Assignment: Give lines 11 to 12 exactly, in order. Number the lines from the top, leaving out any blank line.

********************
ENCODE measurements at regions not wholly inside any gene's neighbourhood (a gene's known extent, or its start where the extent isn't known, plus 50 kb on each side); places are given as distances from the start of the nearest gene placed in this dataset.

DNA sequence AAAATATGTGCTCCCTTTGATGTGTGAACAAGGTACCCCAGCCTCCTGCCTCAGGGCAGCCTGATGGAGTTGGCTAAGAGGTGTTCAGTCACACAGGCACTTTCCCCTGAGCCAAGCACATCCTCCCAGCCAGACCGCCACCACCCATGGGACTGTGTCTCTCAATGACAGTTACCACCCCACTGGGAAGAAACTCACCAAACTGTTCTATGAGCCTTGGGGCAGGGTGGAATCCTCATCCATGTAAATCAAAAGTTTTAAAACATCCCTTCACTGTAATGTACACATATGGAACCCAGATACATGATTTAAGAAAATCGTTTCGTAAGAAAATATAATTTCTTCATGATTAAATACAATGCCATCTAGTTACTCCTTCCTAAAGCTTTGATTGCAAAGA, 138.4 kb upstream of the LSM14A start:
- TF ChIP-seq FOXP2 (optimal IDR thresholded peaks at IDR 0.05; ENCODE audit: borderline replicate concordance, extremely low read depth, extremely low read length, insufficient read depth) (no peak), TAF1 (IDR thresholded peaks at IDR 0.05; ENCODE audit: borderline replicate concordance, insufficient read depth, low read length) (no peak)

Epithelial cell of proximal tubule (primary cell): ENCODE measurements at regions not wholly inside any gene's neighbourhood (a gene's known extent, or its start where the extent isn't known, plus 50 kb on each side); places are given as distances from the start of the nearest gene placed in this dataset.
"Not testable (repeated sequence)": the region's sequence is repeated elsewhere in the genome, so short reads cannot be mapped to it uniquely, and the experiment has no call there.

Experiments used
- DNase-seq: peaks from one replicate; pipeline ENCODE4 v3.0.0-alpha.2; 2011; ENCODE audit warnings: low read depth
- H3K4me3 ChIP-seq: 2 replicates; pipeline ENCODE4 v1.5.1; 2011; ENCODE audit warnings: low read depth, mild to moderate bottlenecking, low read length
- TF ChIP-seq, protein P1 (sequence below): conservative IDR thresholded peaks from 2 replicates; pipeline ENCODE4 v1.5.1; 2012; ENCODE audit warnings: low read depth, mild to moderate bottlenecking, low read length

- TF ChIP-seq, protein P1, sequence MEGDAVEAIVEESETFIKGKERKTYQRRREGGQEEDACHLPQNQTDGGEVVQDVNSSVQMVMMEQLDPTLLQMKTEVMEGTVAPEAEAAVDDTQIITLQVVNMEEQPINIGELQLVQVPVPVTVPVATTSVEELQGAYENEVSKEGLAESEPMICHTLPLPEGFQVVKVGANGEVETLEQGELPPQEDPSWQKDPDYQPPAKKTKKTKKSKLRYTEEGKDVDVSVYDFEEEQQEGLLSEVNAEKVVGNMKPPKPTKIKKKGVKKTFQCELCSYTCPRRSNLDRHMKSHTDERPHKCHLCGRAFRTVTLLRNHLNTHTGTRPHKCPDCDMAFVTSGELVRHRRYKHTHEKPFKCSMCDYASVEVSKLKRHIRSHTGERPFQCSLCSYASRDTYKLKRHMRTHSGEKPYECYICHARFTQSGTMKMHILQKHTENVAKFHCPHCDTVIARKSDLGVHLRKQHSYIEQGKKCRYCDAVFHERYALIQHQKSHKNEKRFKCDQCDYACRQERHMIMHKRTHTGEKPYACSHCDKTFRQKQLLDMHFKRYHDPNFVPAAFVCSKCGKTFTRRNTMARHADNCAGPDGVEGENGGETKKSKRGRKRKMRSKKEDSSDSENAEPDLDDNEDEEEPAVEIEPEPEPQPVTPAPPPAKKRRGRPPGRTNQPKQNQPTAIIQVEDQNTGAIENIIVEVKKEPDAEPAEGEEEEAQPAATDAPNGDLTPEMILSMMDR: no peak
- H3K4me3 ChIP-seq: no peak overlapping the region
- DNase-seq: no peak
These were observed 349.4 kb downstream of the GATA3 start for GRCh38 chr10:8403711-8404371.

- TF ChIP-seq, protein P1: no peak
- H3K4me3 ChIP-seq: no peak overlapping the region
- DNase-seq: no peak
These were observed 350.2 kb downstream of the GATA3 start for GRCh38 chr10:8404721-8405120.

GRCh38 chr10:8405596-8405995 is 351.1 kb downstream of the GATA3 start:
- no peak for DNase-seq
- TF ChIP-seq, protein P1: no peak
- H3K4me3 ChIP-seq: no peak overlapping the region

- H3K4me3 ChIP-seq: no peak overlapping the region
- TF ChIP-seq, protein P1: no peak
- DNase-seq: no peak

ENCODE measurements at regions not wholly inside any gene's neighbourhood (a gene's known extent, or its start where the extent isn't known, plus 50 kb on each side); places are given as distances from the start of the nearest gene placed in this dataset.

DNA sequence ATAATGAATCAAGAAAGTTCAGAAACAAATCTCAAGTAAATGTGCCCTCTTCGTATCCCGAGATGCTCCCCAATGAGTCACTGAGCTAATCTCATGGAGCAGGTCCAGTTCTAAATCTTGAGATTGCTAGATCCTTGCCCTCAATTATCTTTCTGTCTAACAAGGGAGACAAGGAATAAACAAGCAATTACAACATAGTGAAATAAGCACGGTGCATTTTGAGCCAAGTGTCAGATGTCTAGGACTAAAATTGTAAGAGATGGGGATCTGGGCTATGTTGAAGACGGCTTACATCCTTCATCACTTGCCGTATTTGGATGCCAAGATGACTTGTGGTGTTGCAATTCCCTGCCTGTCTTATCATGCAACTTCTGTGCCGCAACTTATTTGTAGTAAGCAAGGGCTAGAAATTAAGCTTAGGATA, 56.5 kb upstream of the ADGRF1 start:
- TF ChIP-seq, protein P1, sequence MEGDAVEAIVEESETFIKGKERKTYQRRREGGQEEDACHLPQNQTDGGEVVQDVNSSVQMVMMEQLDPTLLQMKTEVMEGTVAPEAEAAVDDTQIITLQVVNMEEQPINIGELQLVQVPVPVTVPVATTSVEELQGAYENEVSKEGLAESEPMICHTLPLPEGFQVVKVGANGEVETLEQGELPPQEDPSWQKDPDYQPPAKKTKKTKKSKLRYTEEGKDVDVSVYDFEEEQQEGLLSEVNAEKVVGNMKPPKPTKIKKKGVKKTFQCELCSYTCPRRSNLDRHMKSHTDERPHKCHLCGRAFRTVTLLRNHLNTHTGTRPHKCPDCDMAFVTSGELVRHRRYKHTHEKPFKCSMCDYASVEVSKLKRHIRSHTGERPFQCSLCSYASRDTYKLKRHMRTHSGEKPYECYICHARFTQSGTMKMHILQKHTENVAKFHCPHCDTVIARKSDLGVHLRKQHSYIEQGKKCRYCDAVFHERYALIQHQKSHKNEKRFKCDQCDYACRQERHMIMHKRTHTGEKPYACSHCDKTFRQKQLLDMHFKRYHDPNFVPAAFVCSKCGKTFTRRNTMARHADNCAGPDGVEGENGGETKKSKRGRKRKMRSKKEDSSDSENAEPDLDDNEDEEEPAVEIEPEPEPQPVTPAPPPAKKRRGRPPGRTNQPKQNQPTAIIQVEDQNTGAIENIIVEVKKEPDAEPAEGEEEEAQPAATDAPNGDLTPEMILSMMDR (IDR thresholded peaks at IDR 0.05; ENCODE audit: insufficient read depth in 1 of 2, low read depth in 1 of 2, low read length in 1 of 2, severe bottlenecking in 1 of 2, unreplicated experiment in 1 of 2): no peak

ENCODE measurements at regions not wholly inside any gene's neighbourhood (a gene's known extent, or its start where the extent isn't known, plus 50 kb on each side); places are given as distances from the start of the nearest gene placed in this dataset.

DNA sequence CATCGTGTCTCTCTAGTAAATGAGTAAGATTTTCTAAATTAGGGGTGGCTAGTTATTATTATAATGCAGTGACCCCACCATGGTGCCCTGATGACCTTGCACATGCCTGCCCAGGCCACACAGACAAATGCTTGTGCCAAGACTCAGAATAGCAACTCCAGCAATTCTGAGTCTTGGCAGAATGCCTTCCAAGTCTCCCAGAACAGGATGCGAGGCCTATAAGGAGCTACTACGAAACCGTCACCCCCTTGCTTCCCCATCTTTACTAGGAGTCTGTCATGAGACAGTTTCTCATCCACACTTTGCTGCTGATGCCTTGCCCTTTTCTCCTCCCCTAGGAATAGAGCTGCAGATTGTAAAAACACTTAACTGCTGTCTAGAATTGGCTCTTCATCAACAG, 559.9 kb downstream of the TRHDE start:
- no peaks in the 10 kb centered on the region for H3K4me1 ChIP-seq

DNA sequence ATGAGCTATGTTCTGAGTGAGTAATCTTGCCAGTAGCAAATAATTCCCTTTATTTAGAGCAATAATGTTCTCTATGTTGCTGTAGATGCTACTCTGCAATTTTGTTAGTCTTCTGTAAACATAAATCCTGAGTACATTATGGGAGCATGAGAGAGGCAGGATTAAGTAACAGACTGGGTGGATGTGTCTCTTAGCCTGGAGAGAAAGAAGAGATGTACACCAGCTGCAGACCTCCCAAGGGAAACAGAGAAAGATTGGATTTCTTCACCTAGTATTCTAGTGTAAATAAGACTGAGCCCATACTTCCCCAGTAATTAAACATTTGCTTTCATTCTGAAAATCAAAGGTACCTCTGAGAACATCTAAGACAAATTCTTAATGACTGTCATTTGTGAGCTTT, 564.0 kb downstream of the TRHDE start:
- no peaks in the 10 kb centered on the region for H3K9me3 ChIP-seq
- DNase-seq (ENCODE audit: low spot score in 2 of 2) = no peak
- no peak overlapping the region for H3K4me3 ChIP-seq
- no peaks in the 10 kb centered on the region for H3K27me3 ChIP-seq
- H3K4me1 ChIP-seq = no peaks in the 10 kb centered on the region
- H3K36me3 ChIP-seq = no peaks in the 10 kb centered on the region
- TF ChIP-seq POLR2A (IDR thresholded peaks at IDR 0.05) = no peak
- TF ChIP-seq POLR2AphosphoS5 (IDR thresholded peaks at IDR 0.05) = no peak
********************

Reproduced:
- H3K4me3 ChIP-seq: no peak overlapping the region
- DNase-seq: no peak